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The View: Should You Teach for America?

Teach For AmericaEntrance into the “real world” is daunting for anyone, especially for those without job prospects. With employment particularly difficult to come by, Teach for America presents a promising alternative for new graduates.

In 1990, Princeton University alumna Wendy Kopp founded Teach for America. With ambitious goals in mind, Kopp established a two-year program for recent college graduates to teach at urban, low-income public schools scattered across the nation. Because the program does not require participants to have degrees in education or the subject they teach, TFA is an option for a wide range of educated young people.

But, depending on your commitment to teaching, TFA might not be the job for you.

A college degree and an impressive GPA do not a capable teacher make, and being inspired by Hilary Swank’s character in “Freedom Writers” is not enough to ignite a genuine desire to educate. At the risk of sounding like a broken record from the Obama campaign, you must have the drive for change if you plan on entering this program.

Unfortunately, not all TFA teachers seem to have this drive. The program has a 50 percent turnover rate after two years, and an 80 percent turnover rate after three years, according to a study by University of Texas education professor Julian Vasquez Heilig and California State U’s Su Jin Jez.

These findings imply TFA workers’ commitment to teaching is fleeting at best, and self-serving at worst. While TFA hopes its teachers will make a lasting impact on their school system, an alarming percentage of the program’s members complete the required two years and essentially abandon ship for either graduate school in unrelated fields, or to pursue a different career path altogether.

To be sure, TFA can open doors for those who care deeply about bridging the achievement gap that has plagued the U.S. public education system for decades. The statistics are undeniable. America, one of the world’s most powerful nations, lags behind a majority of the developed world in its public school students’ math and reading aptitude. Texas public school students rank 49th in verbal and math SAT scores and have the 36th lowest high school graduation rate.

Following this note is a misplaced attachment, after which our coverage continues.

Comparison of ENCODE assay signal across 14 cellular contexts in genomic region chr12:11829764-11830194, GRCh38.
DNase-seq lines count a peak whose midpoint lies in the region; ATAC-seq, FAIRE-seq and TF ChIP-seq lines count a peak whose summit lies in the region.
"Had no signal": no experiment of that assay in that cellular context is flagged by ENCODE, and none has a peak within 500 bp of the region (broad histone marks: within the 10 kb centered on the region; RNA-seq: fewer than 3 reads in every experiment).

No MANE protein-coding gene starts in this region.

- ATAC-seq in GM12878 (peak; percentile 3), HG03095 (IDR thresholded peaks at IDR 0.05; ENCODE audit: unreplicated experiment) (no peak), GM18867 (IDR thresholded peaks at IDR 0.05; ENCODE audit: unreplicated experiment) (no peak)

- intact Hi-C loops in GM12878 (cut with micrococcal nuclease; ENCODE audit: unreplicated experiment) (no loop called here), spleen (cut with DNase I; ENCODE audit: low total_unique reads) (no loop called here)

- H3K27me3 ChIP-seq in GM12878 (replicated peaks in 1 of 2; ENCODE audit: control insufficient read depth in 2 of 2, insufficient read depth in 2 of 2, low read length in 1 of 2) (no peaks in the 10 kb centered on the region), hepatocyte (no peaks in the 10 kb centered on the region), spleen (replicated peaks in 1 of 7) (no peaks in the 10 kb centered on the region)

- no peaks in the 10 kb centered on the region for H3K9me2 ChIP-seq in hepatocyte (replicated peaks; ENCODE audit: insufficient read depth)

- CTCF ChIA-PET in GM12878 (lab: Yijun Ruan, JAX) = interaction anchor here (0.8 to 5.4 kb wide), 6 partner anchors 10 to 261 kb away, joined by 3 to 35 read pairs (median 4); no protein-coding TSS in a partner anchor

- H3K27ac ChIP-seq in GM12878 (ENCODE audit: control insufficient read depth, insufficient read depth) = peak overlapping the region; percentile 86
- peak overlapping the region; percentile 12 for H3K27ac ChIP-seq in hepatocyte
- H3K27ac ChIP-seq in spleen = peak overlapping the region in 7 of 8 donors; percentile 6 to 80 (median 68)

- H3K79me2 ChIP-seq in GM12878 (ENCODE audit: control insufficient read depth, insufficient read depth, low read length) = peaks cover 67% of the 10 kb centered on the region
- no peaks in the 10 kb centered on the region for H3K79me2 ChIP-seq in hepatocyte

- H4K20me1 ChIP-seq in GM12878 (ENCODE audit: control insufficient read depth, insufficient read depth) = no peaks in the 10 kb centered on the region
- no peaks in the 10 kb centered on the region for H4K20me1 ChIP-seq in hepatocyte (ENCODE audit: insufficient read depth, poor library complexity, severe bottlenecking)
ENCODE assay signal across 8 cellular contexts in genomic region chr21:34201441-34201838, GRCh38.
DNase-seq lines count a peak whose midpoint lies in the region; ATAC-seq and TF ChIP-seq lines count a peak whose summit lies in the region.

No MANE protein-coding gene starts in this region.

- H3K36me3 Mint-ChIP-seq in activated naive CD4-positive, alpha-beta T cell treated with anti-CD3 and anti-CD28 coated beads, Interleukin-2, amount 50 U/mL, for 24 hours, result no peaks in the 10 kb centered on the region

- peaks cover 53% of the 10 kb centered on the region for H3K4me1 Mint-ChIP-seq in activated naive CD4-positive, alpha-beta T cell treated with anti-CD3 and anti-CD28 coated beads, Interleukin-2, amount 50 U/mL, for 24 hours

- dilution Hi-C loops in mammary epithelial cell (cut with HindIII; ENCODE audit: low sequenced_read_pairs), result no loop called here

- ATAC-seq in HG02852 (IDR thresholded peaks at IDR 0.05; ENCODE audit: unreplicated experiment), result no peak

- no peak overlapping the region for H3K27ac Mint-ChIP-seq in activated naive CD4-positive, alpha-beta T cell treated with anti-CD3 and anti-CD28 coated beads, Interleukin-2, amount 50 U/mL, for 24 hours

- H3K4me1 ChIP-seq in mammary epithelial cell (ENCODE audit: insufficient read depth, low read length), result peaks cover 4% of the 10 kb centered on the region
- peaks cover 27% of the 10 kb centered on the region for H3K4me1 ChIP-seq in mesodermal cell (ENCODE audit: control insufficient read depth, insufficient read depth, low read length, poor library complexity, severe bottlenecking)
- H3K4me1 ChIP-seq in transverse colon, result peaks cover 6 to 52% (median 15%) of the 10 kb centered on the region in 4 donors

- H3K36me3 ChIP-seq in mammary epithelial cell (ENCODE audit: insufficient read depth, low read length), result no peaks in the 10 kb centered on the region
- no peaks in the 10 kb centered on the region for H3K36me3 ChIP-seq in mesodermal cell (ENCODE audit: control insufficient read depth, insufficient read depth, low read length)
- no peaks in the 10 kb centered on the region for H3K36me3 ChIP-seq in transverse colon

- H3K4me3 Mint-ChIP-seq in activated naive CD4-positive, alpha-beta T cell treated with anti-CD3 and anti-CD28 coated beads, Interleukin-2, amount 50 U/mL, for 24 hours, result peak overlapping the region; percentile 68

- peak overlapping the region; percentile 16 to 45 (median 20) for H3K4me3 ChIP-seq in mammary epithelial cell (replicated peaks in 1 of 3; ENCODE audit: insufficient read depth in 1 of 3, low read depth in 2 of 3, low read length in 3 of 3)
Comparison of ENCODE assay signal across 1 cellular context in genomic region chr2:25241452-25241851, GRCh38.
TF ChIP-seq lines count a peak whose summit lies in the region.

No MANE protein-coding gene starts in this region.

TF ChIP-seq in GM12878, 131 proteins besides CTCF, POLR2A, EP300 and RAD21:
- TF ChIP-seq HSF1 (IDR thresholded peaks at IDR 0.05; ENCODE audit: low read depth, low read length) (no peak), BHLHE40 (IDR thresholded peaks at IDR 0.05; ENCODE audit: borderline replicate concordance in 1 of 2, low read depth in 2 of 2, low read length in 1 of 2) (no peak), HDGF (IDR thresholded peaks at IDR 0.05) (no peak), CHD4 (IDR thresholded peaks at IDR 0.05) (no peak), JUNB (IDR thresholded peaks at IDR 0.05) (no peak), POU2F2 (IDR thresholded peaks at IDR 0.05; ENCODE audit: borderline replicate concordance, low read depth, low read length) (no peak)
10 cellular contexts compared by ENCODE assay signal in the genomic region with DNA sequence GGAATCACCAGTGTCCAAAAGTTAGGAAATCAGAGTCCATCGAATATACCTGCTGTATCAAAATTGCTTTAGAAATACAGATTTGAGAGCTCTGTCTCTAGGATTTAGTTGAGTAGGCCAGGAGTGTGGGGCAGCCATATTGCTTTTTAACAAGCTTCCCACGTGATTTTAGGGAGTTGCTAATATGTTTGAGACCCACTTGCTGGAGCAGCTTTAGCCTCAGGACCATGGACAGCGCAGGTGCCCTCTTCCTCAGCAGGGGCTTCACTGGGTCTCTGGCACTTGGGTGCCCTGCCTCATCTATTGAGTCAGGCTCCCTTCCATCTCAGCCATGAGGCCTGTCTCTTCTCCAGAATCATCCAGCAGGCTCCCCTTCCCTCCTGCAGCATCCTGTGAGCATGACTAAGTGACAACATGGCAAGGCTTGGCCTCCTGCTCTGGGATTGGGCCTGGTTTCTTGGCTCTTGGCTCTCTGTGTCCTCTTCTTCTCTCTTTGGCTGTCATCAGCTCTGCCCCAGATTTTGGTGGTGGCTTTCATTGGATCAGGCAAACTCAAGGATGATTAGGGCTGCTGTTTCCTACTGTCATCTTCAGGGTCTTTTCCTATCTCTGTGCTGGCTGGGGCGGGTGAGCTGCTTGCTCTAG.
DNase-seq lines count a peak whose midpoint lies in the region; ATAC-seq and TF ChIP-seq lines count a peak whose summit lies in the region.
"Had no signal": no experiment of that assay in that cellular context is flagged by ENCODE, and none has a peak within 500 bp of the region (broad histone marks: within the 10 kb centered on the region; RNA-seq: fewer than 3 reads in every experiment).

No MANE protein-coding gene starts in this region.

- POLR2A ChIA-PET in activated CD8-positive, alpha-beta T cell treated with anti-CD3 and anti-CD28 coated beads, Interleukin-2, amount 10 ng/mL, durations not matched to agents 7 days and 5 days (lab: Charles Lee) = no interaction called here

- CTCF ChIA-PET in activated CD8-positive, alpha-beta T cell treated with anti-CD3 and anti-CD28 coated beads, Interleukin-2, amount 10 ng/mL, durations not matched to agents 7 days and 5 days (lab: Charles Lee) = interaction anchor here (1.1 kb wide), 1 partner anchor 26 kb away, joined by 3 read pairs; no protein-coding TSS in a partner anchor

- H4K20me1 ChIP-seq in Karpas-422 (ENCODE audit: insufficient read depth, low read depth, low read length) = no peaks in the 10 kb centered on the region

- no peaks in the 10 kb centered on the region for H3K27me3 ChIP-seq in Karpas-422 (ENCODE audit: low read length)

It is distressing that participating in a program with such noble goals is so difficult. TFA now accepts fewer than 20 percent of applicants, and a recent article in The New York Times compares TFA acceptance rates to those of Ivy League colleges. Perhaps for those genuinely interested in improving American public education, however, the stiffened competition for acceptance into TFA is a blessing in disguise.

With so much talk about TFA’s selectivity, the University of Texas has still had an impressive showing. Eighty students from the UT class of 2010 were to begin teaching in the fall, and the program ranks UT No. 1 among large colleges for student contributions to the program. Such a strong representation in the program is beneficial for Longhorns with a genuine interest in working toward TFA’s goal.

“In order to have a real impact, you have to influence the consciousness of the country,” Kopp once said. “You will have to influence the priorities of a generation.”

As TFA’s target audience, we must ask ourselves where our priorities lie. Do we want a moving 24-month experience before pursuing a completely unrelated career, or do we want to work beyond the two-year commitment toward improving a flawed system? If our generation and its ever-increasing cynicism fails to follow up on our idealism, who will?

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